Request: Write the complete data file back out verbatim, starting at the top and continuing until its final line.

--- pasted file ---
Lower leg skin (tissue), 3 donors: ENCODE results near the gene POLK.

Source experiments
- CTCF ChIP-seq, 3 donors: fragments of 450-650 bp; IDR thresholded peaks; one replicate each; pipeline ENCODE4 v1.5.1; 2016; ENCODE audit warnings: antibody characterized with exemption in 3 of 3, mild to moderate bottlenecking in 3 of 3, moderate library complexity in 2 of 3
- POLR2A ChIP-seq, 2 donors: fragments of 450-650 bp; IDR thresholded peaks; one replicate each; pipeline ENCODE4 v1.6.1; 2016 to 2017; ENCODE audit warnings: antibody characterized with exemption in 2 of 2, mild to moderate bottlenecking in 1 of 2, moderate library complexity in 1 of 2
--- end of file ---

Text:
Lower leg skin (tissue), 3 donors: ENCODE results near the gene POLK.

Source experiments
- CTCF ChIP-seq, 3 donors: fragments of 450-650 bp; IDR thresholded peaks; one replicate each; pipeline ENCODE4 v1.5.1; 2016; ENCODE audit warnings: antibody characterized with exemption in 3 of 3, mild to moderate bottlenecking in 3 of 3, moderate library complexity in 2 of 3
- POLR2A ChIP-seq, 2 donors: fragments of 450-650 bp; IDR thresholded peaks; one replicate each; pipeline ENCODE4 v1.6.1; 2016 to 2017; ENCODE audit warnings: antibody characterized with exemption in 2 of 2, mild to moderate bottlenecking in 1 of 2, moderate library complexity in 1 of 2